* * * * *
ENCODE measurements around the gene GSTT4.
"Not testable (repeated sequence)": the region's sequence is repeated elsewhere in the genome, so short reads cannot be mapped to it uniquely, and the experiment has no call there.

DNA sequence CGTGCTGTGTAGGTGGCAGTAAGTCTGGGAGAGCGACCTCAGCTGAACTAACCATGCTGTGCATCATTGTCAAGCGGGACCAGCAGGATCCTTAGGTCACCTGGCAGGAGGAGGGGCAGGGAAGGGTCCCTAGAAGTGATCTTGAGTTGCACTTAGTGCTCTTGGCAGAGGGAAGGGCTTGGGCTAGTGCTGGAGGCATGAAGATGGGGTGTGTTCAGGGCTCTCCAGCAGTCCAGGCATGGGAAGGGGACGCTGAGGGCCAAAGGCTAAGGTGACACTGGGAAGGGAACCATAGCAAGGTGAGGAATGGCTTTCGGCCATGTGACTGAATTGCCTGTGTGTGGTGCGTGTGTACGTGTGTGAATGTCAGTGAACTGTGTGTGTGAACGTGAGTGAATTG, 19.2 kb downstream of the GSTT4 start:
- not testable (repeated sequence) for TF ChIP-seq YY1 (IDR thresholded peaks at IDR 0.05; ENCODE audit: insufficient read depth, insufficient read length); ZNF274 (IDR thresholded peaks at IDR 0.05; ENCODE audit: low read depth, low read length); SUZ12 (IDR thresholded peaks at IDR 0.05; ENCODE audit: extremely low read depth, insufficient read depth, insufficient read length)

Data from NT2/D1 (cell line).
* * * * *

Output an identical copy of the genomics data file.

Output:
ENCODE measurements around the gene GSTT4.
"Not testable (repeated sequence)": the region's sequence is repeated elsewhere in the genome, so short reads cannot be mapped to it uniquely, and the experiment has no call there.

DNA sequence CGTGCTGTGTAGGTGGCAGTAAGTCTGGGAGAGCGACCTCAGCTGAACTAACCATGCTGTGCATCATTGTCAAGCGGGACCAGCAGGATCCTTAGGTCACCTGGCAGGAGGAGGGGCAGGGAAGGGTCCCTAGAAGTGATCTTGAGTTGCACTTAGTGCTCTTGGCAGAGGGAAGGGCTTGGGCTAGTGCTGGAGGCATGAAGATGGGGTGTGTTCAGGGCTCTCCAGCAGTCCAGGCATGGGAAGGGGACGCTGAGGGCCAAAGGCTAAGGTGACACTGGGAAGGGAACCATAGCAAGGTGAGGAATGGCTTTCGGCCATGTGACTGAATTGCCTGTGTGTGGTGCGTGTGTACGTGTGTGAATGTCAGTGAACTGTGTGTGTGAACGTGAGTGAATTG, 19.2 kb downstream of the GSTT4 start:
- not testable (repeated sequence) for TF ChIP-seq YY1 (IDR thresholded peaks at IDR 0.05; ENCODE audit: insufficient read depth, insufficient read length); ZNF274 (IDR thresholded peaks at IDR 0.05; ENCODE audit: low read depth, low read length); SUZ12 (IDR thresholded peaks at IDR 0.05; ENCODE audit: extremely low read depth, insufficient read depth, insufficient read length)

Data from NT2/D1 (cell line).